Artillery and phosgene gas mix things up in the heat of battle. As soon as you either hear or see the tell tale signs of artillery coming down, it's time to run, usually into the longing arms of your enemy. Same goes for running into phosgene gas, but you has a gas mask to help in that situation. The only drawback is that the mask significantly obstructs your view. I'd say that's better than destroying your lungs and dying painfully though. The frame rate does suffer a bit due to both of these. Whenever artillery rains down or you find yourself in a yellow cloud, there will be noticeable dips. Nothing too severe, but something worth noting and looking out for.

Verdun actually looks fantastic for an indie game. Weapons, clothing, and items look incredibly realistic, the firearms especially. The amount of "little details" is a work of beauty as well. Whenever you reload, you can actually see your character press the magazine release, watch the magazine release slide into the gun, and pull the magazine out. I've never seen that level of detail in a first person shooter before. I was actually so impressed that I had to constantly reload to take the best possible screenshot. See for yourself. Being able to turn off the HUD entirely to either take screenshots or to add to the realism is a welcome touch that more developers should consider implementing.

Sadly, environments don't get the same level of detail though. Dirt, grass, and foliage look alright, nothing special, but you can't inflict any damage to them. And I'm not talking about there not being destructible environments, which there aren't. I'm talking about just cosmetic details. Shooting anything in the environment won't yield a little cosmetic bullet hole. It may only be me, but that's something that really stuck out to me in an otherwise gorgeous game. An exception also comes in the form of the fire effects for the flame thrower. The fire looks so bad that it actually affects gameplay because it's often too hard to tell where your flames are going and how close you need to be to your enemies. Explosion, screen, smoke, and gas effects all look great as well. The blemishes the graphics have aren't enough to poison the well though. Verdun can be just pure eye candy at times.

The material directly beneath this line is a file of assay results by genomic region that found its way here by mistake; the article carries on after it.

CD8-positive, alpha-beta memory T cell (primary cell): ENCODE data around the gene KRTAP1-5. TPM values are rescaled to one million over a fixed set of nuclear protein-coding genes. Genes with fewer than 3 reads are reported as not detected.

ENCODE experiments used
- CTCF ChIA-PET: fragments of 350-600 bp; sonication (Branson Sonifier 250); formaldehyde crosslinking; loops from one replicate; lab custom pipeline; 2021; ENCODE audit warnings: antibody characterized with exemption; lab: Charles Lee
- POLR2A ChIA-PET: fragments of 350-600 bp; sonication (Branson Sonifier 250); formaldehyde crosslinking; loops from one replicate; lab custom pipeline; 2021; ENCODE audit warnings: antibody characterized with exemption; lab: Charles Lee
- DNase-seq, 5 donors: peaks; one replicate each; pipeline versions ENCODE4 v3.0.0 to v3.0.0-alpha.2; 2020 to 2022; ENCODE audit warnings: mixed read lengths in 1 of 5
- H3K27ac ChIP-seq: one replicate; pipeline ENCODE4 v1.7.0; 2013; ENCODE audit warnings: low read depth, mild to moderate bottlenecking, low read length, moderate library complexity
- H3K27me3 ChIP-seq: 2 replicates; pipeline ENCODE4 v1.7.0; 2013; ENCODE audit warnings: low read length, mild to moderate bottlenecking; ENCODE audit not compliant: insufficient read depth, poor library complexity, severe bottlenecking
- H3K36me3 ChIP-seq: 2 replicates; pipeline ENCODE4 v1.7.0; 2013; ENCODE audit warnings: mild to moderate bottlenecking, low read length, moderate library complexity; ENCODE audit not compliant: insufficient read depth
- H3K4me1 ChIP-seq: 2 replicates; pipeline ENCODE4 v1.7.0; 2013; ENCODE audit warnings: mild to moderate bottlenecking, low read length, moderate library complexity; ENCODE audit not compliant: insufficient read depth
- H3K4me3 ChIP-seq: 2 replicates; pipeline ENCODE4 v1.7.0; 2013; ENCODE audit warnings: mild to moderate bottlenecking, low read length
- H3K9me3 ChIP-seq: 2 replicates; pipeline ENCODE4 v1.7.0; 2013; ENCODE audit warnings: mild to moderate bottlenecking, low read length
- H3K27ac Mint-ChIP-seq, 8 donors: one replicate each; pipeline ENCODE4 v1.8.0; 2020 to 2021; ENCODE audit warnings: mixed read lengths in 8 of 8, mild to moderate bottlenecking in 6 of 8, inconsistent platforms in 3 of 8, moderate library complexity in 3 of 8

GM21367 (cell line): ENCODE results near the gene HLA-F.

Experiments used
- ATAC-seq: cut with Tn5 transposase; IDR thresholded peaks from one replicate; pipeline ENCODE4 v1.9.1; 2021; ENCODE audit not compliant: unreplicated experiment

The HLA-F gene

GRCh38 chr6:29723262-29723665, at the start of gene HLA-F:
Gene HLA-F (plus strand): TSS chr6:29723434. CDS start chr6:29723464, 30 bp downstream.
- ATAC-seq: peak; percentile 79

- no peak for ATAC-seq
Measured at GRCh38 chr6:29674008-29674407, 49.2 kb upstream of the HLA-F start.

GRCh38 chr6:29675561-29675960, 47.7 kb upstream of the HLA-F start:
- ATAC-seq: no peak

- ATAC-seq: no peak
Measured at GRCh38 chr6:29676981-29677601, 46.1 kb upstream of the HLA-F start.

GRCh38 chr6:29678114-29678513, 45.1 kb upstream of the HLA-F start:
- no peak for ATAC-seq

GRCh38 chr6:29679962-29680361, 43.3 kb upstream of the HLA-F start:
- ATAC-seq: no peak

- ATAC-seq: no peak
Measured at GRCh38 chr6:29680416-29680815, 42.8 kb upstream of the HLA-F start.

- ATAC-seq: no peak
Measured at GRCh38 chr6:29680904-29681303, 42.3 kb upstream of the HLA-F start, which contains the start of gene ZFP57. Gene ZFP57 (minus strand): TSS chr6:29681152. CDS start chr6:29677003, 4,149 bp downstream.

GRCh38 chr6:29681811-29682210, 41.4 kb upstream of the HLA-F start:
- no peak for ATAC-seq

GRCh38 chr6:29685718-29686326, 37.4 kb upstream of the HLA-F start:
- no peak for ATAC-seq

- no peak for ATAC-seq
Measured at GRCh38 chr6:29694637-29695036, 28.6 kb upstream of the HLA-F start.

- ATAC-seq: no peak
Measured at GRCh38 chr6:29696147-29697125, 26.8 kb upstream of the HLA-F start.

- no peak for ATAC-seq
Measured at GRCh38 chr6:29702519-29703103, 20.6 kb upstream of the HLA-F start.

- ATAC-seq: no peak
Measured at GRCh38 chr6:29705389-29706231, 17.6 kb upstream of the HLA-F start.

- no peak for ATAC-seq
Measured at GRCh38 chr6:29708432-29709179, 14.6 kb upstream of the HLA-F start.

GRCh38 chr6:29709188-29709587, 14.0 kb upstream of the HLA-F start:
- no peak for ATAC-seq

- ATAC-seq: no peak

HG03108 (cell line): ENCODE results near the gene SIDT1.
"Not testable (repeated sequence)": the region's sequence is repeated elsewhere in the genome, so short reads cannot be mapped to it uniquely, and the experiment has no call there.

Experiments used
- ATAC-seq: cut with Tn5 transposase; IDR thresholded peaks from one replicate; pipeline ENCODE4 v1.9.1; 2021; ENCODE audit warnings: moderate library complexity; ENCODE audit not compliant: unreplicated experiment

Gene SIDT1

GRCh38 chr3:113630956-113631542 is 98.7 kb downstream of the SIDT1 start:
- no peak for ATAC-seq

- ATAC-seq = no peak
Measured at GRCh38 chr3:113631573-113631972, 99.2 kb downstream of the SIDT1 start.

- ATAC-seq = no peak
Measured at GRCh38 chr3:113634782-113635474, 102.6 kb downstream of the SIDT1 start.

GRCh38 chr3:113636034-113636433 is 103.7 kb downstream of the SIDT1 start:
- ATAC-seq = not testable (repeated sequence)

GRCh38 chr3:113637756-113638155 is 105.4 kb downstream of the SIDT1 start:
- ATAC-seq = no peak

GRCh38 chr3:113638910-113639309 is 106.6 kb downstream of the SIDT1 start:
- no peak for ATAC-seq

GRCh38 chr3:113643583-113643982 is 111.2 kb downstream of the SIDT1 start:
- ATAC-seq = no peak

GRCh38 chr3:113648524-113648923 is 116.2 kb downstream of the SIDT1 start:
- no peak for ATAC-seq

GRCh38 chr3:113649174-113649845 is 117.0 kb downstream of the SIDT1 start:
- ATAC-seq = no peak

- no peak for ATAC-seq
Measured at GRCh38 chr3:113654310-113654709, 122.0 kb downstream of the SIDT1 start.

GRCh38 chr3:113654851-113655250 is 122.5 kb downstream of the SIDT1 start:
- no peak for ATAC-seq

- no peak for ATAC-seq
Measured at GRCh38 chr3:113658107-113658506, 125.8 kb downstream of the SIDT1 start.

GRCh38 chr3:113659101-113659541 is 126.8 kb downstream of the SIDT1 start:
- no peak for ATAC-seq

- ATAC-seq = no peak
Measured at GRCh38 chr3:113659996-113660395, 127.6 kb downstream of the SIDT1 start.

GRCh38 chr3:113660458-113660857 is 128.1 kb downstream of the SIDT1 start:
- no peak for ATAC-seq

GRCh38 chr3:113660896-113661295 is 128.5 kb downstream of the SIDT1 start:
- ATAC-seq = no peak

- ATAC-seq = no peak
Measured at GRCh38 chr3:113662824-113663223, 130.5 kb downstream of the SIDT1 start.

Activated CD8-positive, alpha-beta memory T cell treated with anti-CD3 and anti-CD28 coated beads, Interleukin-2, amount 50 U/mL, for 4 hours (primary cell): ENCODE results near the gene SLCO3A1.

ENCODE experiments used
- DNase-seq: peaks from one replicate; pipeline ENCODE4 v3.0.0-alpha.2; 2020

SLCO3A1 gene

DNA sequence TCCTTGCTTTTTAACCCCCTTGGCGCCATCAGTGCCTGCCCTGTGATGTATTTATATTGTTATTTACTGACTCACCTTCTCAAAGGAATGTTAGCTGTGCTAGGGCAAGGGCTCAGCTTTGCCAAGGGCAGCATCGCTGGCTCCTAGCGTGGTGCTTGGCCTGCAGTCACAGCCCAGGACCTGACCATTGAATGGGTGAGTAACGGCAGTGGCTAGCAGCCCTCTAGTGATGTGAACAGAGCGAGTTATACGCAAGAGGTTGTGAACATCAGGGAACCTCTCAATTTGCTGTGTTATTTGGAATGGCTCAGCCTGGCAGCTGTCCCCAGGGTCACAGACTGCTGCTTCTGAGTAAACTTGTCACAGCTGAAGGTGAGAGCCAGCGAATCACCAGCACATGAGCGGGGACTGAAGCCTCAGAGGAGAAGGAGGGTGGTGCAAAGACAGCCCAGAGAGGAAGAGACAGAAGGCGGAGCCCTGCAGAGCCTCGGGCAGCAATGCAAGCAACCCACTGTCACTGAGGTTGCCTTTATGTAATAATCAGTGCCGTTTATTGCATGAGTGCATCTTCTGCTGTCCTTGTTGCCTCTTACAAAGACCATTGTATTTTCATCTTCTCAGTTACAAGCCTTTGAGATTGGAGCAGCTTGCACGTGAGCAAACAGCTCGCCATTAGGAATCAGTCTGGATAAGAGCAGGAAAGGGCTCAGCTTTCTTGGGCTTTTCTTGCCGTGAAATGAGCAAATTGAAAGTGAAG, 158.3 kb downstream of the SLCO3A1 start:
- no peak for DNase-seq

Now just how authentic is this realistic WWI first person shooter? In a word: very. All weapons and armors are all period accurate and associate with the right military and nationality.

You won't find an American soldier with a German weapon here. Each nationality speaks the correct language and you can even shout orders to your teammates in that language.

Every map is based off a real battle fought in The Great War. The trenches give off claustrophobic feelings that triggers a sense of paranoia that an enemy could be right behind you at any moment. Given how authentic Verdun is, there is no flashy over the top action. Almost every battle will be in a trench whilst attacking or defending a part of the map. This will no doubt be a turnoff to those looking for cheap thrills, but those of you that can take the time to appreciate the authenticity of Verdun are in for a great and original time.

Verdun was already a fantastic game on PC, so it's a pleasure to see it translated near perfectly to consoles. Verdun doesn't need lensflare, dubstep, or cartoonishly over the top action to be a great game set in World War I. As cliche as it sounds, Verdun has a heart and soul that will be nearly impossible to recreate by another game. Simply put, Verdun is well worth your time.

AMP Version
Simon Von Bill

Behind the times, ahead of the curve.